Revisiting and the present day: France, London and Japan (well Hokusai)

It really is quite an odd feeling revisiting such a once in a lifetime adventure a year on.  As with the adventure itself, it’s proving quite unpredictable: both lovely and a bit unsettling.

Day three a year ago was Calais to Montreuil and the first full day out of the UK.  It was quite a challenge with cool to cold headwinds and a constant roll up and down of little hills as I first headed off down the minor roads near the coast.  By late morning I decided there were no real gains in terms of views, as the sea was out of sight to my right, and I opted to turn sharply inland before hooking back onto a more major but still unthreatening road south.  I think this was the day that I started to be aware that I was going to need quite a lot of food (though the perhaps the pound shop chocolate was really the first acknowledgement of that).  That was a bit of a challenge as I had been more oriented to thinking of losing weight, or trying to avoid gaining it, for a few years by then.

I can remember two grub stops, one at a large hypermarket in the middle of nowhere where I stocked up with food, and the other in a tiny hamlet whose name I’d lost.  However, coming to 2017 and by the technlogical miracle that GPS in my ‘phone stamped the EXIF data in my ‘photos with latitude and longitude, and the complementary miracle that I can just type those into Google maps and, hey presto, I find that the lovely little church which persuaded me to stop and munch some more was at Le Wast

Church door Le Wast
Detail of door








Another nice trick means I can just paste that information in here so you can look at the location on Google maps if that appeals to you. I can see I am going to have to do some more sleuthing to get better at handling these images and going back to mapping things.

But what about today?   I think I can’t do this revisiting to the exclusion of the present day and perhaps I really need to bounce back and forward between last year and this to start to link the two into a more coordinated and fertile meld.  It helps that today was a bit of a pilgrimage day and it involved a bit of cycling too though only a 19.8km round trip from home to the British Museum.

This was another of my trips with my daughter.  I had persuaded her that she really should see the amazing exhibition of Hokusai’s work before it finishes Sunday week (13/8/17).  This was my visit and each time I’ve been it been absolutely packed, you crawl around in a long queue moving very, very slowly as everyone, or pretty much everyone, is locked into the amazing prints and paintings.  It’s that packed despite access for non-members, who are paying quite a lot (£12) to get in, being rationed to keep it from being unbearable.  It makes having paid for family membership at the BM a joy as we can just walk in and join the tail of the queue.

I’m not sure I’ve ever found myself getting round an exhibition so slowly, and in such a millipede of fellow gawpers.  Oddly it brings back memories from young teenage years in the very same museum going to the famous Tutankhamun exhibition (hm, bit of sleuthing: 1972, so I was 15).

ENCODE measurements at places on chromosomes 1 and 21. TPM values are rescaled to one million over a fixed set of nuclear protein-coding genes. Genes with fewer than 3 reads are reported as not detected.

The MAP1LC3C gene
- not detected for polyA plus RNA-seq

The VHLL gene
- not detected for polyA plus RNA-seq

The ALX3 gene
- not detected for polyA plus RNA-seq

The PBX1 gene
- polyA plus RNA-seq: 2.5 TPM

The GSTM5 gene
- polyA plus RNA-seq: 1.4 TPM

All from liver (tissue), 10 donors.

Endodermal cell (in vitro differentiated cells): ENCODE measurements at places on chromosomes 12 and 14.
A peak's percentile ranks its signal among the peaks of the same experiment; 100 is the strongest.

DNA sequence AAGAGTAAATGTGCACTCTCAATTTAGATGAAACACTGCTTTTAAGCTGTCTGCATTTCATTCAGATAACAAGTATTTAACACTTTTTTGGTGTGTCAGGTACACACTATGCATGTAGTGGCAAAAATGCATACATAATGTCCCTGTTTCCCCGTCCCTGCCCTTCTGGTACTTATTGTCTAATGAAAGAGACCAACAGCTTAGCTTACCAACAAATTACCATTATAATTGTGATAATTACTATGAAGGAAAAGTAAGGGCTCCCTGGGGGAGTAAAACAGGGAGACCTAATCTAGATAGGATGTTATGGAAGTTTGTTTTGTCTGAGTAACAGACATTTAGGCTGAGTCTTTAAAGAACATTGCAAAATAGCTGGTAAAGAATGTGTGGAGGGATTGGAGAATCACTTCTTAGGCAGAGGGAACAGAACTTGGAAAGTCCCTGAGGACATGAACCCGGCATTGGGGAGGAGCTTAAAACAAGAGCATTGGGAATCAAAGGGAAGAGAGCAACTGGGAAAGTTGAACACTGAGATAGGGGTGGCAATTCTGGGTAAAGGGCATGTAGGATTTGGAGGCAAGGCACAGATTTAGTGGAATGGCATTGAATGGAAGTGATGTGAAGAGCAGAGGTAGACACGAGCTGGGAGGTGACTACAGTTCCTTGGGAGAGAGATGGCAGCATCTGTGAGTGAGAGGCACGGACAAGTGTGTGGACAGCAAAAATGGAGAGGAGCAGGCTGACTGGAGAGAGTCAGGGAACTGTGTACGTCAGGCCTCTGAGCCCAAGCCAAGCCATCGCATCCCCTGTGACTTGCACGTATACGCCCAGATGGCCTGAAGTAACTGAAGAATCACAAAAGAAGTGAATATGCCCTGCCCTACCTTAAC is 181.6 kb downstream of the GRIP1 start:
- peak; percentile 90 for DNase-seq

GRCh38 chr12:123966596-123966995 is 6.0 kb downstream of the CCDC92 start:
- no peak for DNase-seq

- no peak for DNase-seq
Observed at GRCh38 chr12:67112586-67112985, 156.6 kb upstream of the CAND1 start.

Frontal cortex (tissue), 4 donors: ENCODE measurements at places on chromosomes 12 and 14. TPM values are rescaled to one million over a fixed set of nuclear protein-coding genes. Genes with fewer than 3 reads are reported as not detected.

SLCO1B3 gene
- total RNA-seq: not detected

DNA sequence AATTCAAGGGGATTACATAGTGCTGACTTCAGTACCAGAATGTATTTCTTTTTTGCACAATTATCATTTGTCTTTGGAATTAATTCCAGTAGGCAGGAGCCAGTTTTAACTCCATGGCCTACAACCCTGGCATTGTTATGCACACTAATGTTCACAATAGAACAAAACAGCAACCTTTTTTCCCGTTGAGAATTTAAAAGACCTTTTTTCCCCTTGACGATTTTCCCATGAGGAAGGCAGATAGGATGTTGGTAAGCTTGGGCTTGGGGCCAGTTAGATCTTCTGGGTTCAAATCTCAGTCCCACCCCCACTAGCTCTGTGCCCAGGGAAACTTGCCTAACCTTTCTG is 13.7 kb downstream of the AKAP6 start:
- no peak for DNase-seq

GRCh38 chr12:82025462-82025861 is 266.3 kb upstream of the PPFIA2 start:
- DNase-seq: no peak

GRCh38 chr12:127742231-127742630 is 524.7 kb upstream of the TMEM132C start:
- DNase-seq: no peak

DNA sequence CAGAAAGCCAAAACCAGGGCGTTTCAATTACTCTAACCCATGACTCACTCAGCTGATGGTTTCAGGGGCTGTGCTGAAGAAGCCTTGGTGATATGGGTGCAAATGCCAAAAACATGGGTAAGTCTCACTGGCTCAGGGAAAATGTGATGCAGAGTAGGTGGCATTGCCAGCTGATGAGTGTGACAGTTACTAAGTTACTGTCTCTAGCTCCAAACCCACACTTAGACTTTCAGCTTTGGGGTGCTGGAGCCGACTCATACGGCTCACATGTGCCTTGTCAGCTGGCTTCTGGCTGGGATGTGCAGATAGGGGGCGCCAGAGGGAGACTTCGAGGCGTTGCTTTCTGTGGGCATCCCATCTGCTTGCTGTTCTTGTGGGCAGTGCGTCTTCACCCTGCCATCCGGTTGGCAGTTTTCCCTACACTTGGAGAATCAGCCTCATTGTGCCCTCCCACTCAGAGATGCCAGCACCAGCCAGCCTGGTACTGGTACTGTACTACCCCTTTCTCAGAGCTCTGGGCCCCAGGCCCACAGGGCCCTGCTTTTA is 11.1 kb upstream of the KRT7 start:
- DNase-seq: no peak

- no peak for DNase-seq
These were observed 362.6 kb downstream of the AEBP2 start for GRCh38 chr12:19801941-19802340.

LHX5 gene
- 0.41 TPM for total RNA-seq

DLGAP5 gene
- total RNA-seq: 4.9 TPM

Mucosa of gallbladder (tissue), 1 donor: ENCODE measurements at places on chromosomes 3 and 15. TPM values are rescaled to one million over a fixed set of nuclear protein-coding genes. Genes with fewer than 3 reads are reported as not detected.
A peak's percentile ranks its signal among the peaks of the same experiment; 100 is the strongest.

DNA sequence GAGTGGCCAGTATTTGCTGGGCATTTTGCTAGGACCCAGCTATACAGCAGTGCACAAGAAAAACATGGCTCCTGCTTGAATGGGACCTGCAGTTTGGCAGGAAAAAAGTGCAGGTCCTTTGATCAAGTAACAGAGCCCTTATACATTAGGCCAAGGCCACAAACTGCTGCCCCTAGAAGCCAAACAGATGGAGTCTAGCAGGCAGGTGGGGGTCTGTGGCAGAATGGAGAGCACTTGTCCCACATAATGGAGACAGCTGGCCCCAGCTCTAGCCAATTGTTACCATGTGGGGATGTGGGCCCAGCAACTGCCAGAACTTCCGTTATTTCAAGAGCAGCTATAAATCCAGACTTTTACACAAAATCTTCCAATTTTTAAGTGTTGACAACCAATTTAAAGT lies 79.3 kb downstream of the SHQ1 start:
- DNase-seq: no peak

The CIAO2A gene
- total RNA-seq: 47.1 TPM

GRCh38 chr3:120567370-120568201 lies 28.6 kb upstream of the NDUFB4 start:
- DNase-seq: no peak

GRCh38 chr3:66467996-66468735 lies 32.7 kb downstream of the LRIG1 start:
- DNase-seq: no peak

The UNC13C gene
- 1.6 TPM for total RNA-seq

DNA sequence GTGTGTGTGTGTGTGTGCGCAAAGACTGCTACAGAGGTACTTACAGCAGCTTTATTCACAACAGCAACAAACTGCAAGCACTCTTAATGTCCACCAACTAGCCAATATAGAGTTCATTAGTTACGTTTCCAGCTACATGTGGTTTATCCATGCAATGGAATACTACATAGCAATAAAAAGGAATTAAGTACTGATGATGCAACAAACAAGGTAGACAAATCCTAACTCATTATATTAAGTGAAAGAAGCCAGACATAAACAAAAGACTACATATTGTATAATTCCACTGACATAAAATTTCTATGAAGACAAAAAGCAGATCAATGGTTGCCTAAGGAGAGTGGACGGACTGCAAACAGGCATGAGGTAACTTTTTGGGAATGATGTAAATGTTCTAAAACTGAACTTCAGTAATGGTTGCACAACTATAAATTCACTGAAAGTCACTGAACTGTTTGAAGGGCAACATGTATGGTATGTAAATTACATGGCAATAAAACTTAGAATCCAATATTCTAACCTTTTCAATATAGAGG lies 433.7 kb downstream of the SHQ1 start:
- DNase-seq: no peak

I had warned daughter of the queue and she’d worried that she might kill someone as, like me, she doesn’t like people in her personal space nor being constrained by a crowd in what she can do.  I probably shouldn’t have worried but I was relieved that she was completely engrossed.  I guess we found ourselves talking about probably over 80% of the exhibits as we went around, mostly alongside each other.  Hokusai has a very high and sacred position in my odd pantheon of humans who have fundamentally changed my way of seeing and experiencing the world and its possibilities.  I think, perhaps hence the recollection of Tutankhamun, that probably goes back to around that time, perhaps earlier.  I know I went to a Ukiyoe exhibition (BM again I’m pretty sure) with my father at some point in my teens or student years, but I think that was bit later.

This huge exhibition seemed very well curated to me and I learned a lot I hadn’t known about my hero.  One thing was how often he had changed his name, ending up with Gakyo Rojin: “old man, crazy to paint” (and daughter suggests I should now be dubbed “old man, crazy to cycle”!)  I also learned for the first time just how deeply his particular Buddhist faith had influenced him and that a part of it was, or became, a deep belief that all things, animate and inanimate, have a spiritual meaning and connectedness. I wonder if something of that has always communicated to me from his works.  As I did a lot on the ride a year ago, I am pondering exactly what that means to me but boy it does hit a chord for me.  That’s something I was able to immerse myself in on the ride last year but something I find harder to touch and hold in the pressures and mundane artificialities that so easily become my life day to day when I don’t grasp opportunities as we did today.

If you can, and can bear the queue and have some hours in London between now and Sunday week: I’d recommend the exhibition.  Ouch, sold out: if you can afford it, buying BM membership will get you in, I honestly think it would be worth the money but clearly I’m hopelessly enamoured of Hokusai and his work.  If that’s not on, I can also recommend pointing a bike towards Santiago de Compostella, or any other reasonably distant, transcendent, target, or starting to plan that.  Electric bikes are fine by the way!

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